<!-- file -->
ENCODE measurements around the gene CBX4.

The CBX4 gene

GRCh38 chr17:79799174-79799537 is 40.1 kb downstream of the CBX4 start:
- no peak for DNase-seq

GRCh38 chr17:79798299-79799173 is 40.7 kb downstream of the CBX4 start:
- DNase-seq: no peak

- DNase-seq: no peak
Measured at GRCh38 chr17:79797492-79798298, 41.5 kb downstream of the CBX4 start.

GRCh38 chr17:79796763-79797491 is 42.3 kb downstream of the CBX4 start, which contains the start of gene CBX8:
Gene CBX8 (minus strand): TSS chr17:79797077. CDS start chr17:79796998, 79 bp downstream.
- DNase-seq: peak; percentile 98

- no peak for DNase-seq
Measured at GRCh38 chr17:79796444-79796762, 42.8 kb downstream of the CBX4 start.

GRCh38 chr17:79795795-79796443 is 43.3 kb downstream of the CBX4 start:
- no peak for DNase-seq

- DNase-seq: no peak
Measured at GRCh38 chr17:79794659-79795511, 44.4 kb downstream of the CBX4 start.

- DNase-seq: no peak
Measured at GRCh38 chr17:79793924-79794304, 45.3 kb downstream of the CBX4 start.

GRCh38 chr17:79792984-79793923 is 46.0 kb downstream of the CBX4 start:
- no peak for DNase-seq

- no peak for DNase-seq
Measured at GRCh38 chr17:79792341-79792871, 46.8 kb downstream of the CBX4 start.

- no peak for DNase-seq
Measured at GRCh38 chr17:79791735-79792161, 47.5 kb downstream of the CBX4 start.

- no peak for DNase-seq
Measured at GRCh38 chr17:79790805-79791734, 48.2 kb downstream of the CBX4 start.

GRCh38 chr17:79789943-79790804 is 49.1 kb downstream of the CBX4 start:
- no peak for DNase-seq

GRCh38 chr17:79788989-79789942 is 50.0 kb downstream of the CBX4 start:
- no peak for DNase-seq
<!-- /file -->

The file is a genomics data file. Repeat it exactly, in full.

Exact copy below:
ENCODE measurements around the gene CBX4.

The CBX4 gene

GRCh38 chr17:79799174-79799537 is 40.1 kb downstream of the CBX4 start:
- no peak for DNase-seq

GRCh38 chr17:79798299-79799173 is 40.7 kb downstream of the CBX4 start:
- DNase-seq: no peak

- DNase-seq: no peak
Measured at GRCh38 chr17:79797492-79798298, 41.5 kb downstream of the CBX4 start.

GRCh38 chr17:79796763-79797491 is 42.3 kb downstream of the CBX4 start, which contains the start of gene CBX8:
Gene CBX8 (minus strand): TSS chr17:79797077. CDS start chr17:79796998, 79 bp downstream.
- DNase-seq: peak; percentile 98

- no peak for DNase-seq
Measured at GRCh38 chr17:79796444-79796762, 42.8 kb downstream of the CBX4 start.

GRCh38 chr17:79795795-79796443 is 43.3 kb downstream of the CBX4 start:
- no peak for DNase-seq

- DNase-seq: no peak
Measured at GRCh38 chr17:79794659-79795511, 44.4 kb downstream of the CBX4 start.

- DNase-seq: no peak
Measured at GRCh38 chr17:79793924-79794304, 45.3 kb downstream of the CBX4 start.

GRCh38 chr17:79792984-79793923 is 46.0 kb downstream of the CBX4 start:
- no peak for DNase-seq

- no peak for DNase-seq
Measured at GRCh38 chr17:79792341-79792871, 46.8 kb downstream of the CBX4 start.

- no peak for DNase-seq
Measured at GRCh38 chr17:79791735-79792161, 47.5 kb downstream of the CBX4 start.

- no peak for DNase-seq
Measured at GRCh38 chr17:79790805-79791734, 48.2 kb downstream of the CBX4 start.

GRCh38 chr17:79789943-79790804 is 49.1 kb downstream of the CBX4 start:
- no peak for DNase-seq

GRCh38 chr17:79788989-79789942 is 50.0 kb downstream of the CBX4 start:
- no peak for DNase-seq